by Vincente Lenero (“The Crime of Father Amaro”),
would examine the nation’s violent 1968 student revolt.
Cuaron has also been attached since 2001 to rewrite and
direct Universal’s “The Children of Men,” based
on the future-set P.D. James science fiction novel about
the first human pregnancy in 27 years.
9. Roland Emmerich
“The Day After Tomorrow”
DTG: $186.7 million.
Emmerich’s 2004 blockbuster helped make real, if
catastrophically rapid, the concept of global warming.
Next, with the help of screenwriter John Orloff (HBO’s “Band
of Brothers”), he sets out to debunk William Shakespeare. “Soul
of the Age” is a political thriller set in Elizabethan
England that looks into the theory that Shakespeare did
not write the plays with which he is credited. Filming
is reportedly set to begin this fall with an all-British
cast. It has yet to line up a U.S. distributor.
10. Paul Greengrass
“The Bourne Supremacy”
DTG: $176.0 million.
Based on the seminal 1986-1987 graphic novel written by
Alan Moore (“From Hell,” “The League
of Extraordinary Gentlemen”), “Watchmen” is
the tale of a disturbed ex-superhero trying to track down
the mystery man who killed one of his fellow former costumed
crime fighters. The one-time Universal project is now at
Paramount with an expected 2006 release date. Greengrass
directs from a reportedly faithful screenplay adaptation
by David Hayter (the “X-Men” series).
When that project wraps, or possibly before,
Greengrass is expected to helm the third installment of
the “Bourne” series, “The
Bourne Ultimatum.” Robert Ludlum’s book deals
with Webb setting out to protect his wife and small children
when a rival assassin learns of Webb’s secret Jason
Bourne identity. Returnees from the first two installments
are expected to include scripter Tony Gilroy and actor
Matt Damon. Universal ultimately anticipates a 2007 release.
11. Jon Turteltaub
DTG: $171.1 million (and counting).
Turteltaub’s resume is festooned with big Disney
hits, including “3 Ninjas,” “Cool Runnings,” “While
You Were Sleeping,” “Phenomenon” and “The
Kid,” but “National Treasure” was easily
the biggest. Turteltaub took four years between “The
Kid” and “Treasure,” which might explain
why there’s been no word of how the director intends
12. Robert Zemeckis
“The Polar Express”
DTG: $162.7 million (and counting).
Zemeckis has reportedly expressed interest in directing “The
Corrections,” based on Jonathan Franzen’s 2001
National Book Award-winning best seller (and erstwhile
Oprah’s Book Club pick). The book, adapted into screenplay
form by David Hare (“The Hours”), deals with
an elderly mother’s Christmastime reunion with her
family, which includes: a depressed, married portfolio
manager; a disgraced academic pursuing a screenwriting
career with little success; a female chef carrying on an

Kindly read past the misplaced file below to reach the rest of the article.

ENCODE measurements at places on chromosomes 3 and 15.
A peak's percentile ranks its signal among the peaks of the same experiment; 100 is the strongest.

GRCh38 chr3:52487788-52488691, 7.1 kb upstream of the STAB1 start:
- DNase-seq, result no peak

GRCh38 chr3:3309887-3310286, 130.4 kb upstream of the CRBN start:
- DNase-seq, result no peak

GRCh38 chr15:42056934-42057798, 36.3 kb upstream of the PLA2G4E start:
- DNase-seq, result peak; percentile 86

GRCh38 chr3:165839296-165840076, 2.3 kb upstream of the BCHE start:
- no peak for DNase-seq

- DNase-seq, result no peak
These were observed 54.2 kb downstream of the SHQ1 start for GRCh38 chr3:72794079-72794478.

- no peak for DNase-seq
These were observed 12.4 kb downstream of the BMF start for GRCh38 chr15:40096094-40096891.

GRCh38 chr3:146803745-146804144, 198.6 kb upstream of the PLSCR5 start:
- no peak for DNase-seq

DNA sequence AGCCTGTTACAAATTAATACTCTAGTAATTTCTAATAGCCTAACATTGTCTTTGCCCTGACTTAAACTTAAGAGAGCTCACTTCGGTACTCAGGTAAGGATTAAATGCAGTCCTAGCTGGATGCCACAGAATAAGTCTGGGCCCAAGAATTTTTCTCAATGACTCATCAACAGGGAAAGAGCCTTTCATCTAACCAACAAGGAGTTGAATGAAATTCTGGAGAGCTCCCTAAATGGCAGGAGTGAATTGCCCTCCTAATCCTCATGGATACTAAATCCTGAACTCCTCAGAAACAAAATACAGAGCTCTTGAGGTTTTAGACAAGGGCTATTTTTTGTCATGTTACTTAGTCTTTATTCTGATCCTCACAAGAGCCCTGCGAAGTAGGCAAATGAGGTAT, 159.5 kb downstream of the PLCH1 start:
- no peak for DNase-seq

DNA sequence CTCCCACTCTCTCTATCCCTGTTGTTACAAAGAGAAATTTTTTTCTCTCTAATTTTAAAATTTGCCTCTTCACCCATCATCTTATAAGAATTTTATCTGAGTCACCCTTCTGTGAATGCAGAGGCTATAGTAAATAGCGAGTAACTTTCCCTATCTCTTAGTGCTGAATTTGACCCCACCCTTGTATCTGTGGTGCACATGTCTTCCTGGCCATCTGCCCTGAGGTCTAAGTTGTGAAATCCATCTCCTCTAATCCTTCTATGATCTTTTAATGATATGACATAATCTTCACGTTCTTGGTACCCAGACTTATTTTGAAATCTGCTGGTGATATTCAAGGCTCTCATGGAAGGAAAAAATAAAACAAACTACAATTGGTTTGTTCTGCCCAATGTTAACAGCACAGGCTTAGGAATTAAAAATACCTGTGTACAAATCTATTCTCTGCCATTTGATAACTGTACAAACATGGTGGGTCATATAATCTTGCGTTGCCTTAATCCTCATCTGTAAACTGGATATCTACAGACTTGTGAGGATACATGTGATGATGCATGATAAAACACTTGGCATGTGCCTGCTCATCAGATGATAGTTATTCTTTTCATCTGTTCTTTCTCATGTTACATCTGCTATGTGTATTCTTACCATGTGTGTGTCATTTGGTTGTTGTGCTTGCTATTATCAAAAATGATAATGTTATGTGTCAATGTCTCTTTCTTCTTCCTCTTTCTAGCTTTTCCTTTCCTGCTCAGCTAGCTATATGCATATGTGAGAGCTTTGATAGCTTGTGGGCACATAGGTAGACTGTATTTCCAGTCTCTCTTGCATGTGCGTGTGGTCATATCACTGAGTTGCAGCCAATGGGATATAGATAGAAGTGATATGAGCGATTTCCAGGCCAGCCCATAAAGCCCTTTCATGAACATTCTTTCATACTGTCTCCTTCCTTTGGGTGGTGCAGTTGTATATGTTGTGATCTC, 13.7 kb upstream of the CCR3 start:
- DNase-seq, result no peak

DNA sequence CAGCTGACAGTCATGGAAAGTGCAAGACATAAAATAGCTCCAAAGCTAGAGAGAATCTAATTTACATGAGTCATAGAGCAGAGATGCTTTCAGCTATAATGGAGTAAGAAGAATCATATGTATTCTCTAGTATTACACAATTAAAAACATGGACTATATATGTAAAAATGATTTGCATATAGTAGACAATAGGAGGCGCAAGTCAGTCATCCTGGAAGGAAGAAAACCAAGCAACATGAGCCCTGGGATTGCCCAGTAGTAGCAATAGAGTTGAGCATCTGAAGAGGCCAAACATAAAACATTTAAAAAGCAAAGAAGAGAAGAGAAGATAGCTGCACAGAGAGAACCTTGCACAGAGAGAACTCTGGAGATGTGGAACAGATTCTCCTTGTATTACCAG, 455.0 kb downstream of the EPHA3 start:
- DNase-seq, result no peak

affair with a married woman; and their Parkinson’s-stricken
inventor father. Paramount has yet to schedule a start
13-15. Vicky Jenson,
Bibo Bergeron & Rob Letterman
DTG: $160.7 million.
Jenson previously directed “Shrek.” Bergeron
previously directed “The Road to El Dorado.” “Shark
Tale” was Letterman’s feature directorial debut.
There is no word on what any of them are planning next.
16. Alex Proyas
DTG: $144.7 million.
Proyas became attached in February to direct “Knowing,” a
sci-fi thriller about an unearthed time capsule full of
fearsome predictions – some of which have already
come true. The screenplay is by Stiles White and Juliet
Snowden (“The Boogeyman”), based on an earlier
script by novelist Ryne Pearson. Though once a Sony project,
no distributor was attached when Proyas signed on.
17. Wolfgang Petersen
DTG: $133.2 million.
Petersen walks away from “Troy’s” wooden
horse to contend with upgrading wooden dialogue and acting
in “The Poseidon Adventure.” The remake of
the 1972 disaster epic follows the adventures of a small
band of survivors as they struggle to escape a cruise ship
capsized by a monstrous tidal wave. The screenplay is by
Mark Protosevich (“The Cell”). No cast or embarrassingly
earnest theme song has been announced. And this Warner
Bros. project is not to be confused with NBC’s “Poseidon
Adventure” miniseries, which will air well before
the big-screen remake is slated to wash over cinemas the
summer of 2006.
18. Steven Soderbergh
DTG: $125.5 million (and counting).
Fresh from his segment of the anthology feature “Eros,” Soderbergh
tackles “Che,” a drama based on the true story
of Argentine doctor and communist revolutionary Ernesto “Che” Guevara,
who led Fidel Castro’s forces in a guerrilla campaign
against Cuban dictator Fulgencio Bastista. The screenplay
is by Terrence Malick (“The Thin Red Line”).